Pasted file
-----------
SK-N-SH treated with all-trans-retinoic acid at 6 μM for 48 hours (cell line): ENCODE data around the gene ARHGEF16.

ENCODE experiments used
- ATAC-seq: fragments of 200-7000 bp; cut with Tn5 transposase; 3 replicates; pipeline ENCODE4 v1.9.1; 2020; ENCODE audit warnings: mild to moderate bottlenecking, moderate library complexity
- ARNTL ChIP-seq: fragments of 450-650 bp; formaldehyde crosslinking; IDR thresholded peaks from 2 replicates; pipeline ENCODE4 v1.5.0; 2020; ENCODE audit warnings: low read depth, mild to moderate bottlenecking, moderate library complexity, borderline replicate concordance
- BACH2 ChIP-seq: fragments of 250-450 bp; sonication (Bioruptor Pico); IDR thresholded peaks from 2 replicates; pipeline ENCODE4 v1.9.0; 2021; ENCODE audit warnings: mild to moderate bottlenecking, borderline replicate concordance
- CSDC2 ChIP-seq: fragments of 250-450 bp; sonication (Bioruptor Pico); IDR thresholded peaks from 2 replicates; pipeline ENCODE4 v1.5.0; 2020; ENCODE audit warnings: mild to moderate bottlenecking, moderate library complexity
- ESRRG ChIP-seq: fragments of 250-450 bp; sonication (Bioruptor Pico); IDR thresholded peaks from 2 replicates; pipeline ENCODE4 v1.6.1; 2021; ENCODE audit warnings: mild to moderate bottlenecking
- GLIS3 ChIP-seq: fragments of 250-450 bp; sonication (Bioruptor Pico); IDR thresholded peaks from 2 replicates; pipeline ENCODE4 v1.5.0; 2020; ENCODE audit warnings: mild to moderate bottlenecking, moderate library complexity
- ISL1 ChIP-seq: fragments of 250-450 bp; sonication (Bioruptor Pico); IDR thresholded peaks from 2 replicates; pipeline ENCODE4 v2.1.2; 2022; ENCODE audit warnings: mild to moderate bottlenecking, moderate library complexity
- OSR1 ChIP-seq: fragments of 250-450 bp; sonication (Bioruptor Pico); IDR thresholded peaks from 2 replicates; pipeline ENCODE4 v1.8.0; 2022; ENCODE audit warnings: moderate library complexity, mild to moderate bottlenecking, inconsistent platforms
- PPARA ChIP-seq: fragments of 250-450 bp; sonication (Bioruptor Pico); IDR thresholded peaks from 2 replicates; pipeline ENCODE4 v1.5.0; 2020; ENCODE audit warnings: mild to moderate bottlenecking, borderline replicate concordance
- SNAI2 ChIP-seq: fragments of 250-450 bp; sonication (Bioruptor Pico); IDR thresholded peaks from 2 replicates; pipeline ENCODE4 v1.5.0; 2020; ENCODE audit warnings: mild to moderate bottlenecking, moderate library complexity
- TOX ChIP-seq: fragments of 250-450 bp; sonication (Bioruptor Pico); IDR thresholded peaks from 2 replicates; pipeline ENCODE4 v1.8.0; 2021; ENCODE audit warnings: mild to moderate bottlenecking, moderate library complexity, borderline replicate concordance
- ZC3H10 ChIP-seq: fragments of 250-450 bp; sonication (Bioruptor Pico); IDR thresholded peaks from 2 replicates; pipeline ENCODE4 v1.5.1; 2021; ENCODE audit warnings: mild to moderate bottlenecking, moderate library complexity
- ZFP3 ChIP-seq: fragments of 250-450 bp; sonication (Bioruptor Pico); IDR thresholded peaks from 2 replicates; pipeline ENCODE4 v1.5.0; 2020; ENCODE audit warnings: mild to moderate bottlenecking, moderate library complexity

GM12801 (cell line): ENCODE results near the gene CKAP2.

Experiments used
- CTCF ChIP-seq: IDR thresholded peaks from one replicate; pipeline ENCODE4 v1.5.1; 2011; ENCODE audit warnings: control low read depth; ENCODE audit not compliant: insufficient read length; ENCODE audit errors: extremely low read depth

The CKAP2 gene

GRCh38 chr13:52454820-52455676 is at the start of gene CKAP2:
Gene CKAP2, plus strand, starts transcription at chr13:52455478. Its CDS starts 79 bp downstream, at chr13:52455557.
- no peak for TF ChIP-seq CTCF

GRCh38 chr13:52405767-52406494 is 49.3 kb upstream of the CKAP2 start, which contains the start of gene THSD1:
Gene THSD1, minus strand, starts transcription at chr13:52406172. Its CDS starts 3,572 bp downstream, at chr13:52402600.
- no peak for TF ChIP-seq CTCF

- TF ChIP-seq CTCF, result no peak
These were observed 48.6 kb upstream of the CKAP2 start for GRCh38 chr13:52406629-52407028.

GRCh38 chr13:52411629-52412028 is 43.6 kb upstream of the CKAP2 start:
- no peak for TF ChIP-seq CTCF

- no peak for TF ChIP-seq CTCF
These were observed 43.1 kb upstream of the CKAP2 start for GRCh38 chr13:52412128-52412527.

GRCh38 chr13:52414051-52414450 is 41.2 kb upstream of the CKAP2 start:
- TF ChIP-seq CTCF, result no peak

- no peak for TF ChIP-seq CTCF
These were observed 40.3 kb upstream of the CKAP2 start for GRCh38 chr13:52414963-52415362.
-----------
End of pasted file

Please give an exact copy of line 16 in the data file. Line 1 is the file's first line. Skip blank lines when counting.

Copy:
GM12801 (cell line): ENCODE results near the gene CKAP2.